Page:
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Hedge Fund Newsletter - 23 Sept 2013

Dear client,

23 September 2013,

What is happening with KFHF (Kanaan Fund of Hedge Funds) and what is its potential?

Important Paragraphs to note - 1, 5, 6 and 8.

1. Two of the six underlying funds in our KFHF (Kanaan Fund of Hedge Funds) use fixed income strategies and aim to make profit by correctly predicting the “yielded curve” (the difference between the short-term and the long-term bond yield) of mainly government bonds and take positions accordingly. Unfortunately these two funds, Kadd Capital and Brait , had 2 very poor months, which caused KFHF to return -6.14% for May and -6.91% for June. The reason for the poor performances of the two mentioned funds, is because of the American reserve bank’s unexpected announcement, during the end of April, that after 5 years, since the 2008 Credit Crash Crunch and the “quantitative easing”, they are finally seeing signs of growth in the American economy.

2. Quantitative Easing entails the bailing out of big companies that were on the verge of bankruptcy, because of their huge debt build-up during 2008, by granting further debt against very low interest rates and to make more money, at low interest rates, available to the U.S economy at a rate of $85 billion a month. This method of “Quantitative Easing” is criticised by most leading economists world wide as a method that will take much longer to restore the economy and that it would have been much better to just let the mentioned companies collapse. The argument is that Governments should not interfere with the free market. They should leave it to the normal forces of supply and demand, to sort out imbalances or over valuated situations via a correction, recession or even a depression to revaluate the market. According to certain renowned economists, over the past 200 years history has shown that although very painful, when the market had been left to itself, it had recovered much sooner.

3. The intervention of a government, like in the case of quantitative easing, is socialistic, of which the most extreme form is communism, which has proved to be a great failure over the past 90 years.

4. A Majority of economists around the world believe that the U.S economy as well as other first world economies, such as Europe, will slowly start to grow again, but by no means fast enough that the so-called “quantitative easing” can be ended as soon as this year.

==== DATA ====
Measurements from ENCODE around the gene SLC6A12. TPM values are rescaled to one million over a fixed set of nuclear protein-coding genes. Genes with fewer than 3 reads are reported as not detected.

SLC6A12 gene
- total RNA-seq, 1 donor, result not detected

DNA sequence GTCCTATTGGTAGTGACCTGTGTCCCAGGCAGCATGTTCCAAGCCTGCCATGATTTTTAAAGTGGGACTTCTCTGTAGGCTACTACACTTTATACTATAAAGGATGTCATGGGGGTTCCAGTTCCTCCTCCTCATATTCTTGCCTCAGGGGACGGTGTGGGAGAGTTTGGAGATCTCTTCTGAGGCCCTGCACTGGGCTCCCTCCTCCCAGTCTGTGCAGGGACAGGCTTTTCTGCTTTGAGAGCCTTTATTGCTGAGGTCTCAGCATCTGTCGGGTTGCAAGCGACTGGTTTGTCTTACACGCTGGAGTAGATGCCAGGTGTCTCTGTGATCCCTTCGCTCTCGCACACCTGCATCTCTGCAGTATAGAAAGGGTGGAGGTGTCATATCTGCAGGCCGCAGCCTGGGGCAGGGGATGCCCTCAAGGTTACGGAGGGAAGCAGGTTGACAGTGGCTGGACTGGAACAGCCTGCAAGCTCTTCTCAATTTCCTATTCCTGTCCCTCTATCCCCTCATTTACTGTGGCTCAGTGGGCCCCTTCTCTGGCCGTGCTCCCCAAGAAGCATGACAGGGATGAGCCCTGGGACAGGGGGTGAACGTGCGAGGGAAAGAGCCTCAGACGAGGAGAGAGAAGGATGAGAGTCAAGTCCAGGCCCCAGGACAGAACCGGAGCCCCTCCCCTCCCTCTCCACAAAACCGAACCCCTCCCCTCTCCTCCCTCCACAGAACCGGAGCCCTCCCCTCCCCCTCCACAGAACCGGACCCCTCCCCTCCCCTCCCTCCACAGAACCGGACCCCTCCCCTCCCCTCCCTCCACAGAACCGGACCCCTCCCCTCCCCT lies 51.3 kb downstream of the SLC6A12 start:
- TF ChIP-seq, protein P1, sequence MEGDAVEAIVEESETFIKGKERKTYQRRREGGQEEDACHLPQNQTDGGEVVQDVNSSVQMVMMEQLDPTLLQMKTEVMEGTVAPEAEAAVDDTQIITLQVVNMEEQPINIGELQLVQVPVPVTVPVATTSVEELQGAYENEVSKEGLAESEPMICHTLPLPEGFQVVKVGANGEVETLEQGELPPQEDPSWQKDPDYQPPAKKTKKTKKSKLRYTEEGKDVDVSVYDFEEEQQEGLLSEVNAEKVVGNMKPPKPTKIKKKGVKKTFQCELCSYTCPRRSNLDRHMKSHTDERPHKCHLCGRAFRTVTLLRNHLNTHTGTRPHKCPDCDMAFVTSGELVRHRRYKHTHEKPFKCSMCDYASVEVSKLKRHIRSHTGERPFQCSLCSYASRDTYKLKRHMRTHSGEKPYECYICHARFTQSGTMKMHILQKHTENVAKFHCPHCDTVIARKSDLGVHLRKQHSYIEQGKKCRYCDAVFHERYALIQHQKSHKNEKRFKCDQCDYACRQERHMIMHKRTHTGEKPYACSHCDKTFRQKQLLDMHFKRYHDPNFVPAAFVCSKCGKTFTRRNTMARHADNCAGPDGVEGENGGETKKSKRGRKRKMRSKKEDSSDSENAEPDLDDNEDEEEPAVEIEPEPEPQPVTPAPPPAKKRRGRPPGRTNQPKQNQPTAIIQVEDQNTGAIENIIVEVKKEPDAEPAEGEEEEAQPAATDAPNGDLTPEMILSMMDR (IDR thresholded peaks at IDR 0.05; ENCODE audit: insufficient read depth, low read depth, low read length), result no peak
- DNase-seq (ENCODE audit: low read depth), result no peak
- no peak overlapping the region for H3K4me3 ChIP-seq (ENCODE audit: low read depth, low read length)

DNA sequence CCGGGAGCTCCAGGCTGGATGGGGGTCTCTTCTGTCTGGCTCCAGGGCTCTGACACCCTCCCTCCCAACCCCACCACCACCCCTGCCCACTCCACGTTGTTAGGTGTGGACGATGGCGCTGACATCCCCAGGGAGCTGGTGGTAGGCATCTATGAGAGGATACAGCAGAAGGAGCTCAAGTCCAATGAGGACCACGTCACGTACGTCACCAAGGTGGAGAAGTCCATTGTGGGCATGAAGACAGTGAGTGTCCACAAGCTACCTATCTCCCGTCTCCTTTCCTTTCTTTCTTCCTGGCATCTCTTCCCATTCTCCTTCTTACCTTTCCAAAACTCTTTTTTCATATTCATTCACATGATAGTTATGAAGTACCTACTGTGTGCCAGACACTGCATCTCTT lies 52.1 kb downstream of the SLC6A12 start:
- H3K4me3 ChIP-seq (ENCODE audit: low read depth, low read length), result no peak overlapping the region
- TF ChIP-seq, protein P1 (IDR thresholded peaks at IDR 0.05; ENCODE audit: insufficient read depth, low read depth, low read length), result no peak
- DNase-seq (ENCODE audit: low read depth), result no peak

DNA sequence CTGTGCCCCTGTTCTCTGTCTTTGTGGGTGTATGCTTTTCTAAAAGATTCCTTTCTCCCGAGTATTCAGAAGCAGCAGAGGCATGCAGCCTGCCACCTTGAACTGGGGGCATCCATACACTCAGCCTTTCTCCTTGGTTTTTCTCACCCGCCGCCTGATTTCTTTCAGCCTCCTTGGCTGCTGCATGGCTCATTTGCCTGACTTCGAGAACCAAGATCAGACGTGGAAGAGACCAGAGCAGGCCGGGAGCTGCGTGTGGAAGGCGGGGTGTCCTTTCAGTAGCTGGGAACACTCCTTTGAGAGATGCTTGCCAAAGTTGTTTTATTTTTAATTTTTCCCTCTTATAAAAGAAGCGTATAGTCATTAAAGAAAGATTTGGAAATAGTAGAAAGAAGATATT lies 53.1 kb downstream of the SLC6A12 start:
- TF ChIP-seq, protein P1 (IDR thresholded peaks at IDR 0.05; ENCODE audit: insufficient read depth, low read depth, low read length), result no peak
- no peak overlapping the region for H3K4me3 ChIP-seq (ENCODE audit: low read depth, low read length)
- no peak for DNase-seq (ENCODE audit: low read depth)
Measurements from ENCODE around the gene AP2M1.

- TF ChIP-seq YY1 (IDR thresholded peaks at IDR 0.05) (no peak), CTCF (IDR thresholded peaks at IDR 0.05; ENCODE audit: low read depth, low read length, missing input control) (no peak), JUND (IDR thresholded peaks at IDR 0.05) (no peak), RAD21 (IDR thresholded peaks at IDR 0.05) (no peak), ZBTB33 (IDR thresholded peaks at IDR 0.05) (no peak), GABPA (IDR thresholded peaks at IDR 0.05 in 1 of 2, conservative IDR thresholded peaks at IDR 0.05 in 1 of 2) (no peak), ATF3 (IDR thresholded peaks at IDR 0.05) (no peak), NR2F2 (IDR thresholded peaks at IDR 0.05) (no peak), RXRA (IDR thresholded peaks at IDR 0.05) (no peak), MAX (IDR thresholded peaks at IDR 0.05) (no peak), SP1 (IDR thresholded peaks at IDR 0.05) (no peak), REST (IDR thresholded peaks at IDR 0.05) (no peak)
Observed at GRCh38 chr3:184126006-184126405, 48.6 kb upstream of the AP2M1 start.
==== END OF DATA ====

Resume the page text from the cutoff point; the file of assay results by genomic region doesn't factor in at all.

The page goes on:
5. Kadd Capital and Brait are indeed two excellent hedge funds, which have contributed to the profit of KFHF in the last few years and we have little doubt that they will, just as in the past, make a comeback.

6. According to the attached factsheet of KFHF (Pg.1, Par.10), as mentioned previously, you will see a similar fall in value of the fund during May and June 2006, but the fund ended that year, Ytd (Year to date), with 25.22%. An investor who withdrew his money by the end of June 2006 would have lost 11.49% as well as the 25.22% that he could have earned by the end of 2006.

7. Normally we would not sell good funds like Kadd Capital and Brait, as we have seen in the past how they can make a comeback. KFHF did very well over the years though, which has attracted pensioners to invest in KFHF, who are withdrawing their regular income from the fund. These investors are dependent on their income and can’t buy and hold, therefore funds like Kadd Capital and Brait that has big draw downs, even though they have always recovered, have been disadvantaging these pensioners. We have thus already sold Briat and Kadd Capital’s month notice is running until the end of September 2013. Kadd however is showing growth of 6.8% up to the 12th of September. We hope that Kadd will maintain this growth to the end of the month, which will assist KFHF to have a good month (Pg.2 letter from Kevin Pretorius of Kadd Capital).

8. Attached here to (Pg.3) is the performance schedule of the underlying funds of KFHF, which includes the funds replacing Kadd Capital and Brait, namely Blue Alpha Polar Star (representing 11% of KFHF), Kaizen Strategic Opportunities (10%) and 36One (5%). You will see that Blue Alpha ended 2012 with 23%, Kaizen with 34.4% and 36One with 25%.

9. The volatility of these funds may seem big, but as we include hedge funds with diverse strategies, it is very unlikely that the rhythm of their volatility will synchronise and the relative low standard deviation since inception 2.69 (see Pg.1 Par 7 of the factsheet) should be maintained.

Friendly greetings,

Andre Delport

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